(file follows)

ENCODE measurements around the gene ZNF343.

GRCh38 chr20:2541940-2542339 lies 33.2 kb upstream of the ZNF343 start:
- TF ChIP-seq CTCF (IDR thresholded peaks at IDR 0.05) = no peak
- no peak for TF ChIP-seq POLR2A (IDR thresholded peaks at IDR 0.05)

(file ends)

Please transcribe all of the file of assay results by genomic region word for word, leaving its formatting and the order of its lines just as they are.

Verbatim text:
ENCODE measurements around the gene ZNF343.

GRCh38 chr20:2541940-2542339 lies 33.2 kb upstream of the ZNF343 start:
- TF ChIP-seq CTCF (IDR thresholded peaks at IDR 0.05) = no peak
- no peak for TF ChIP-seq POLR2A (IDR thresholded peaks at IDR 0.05)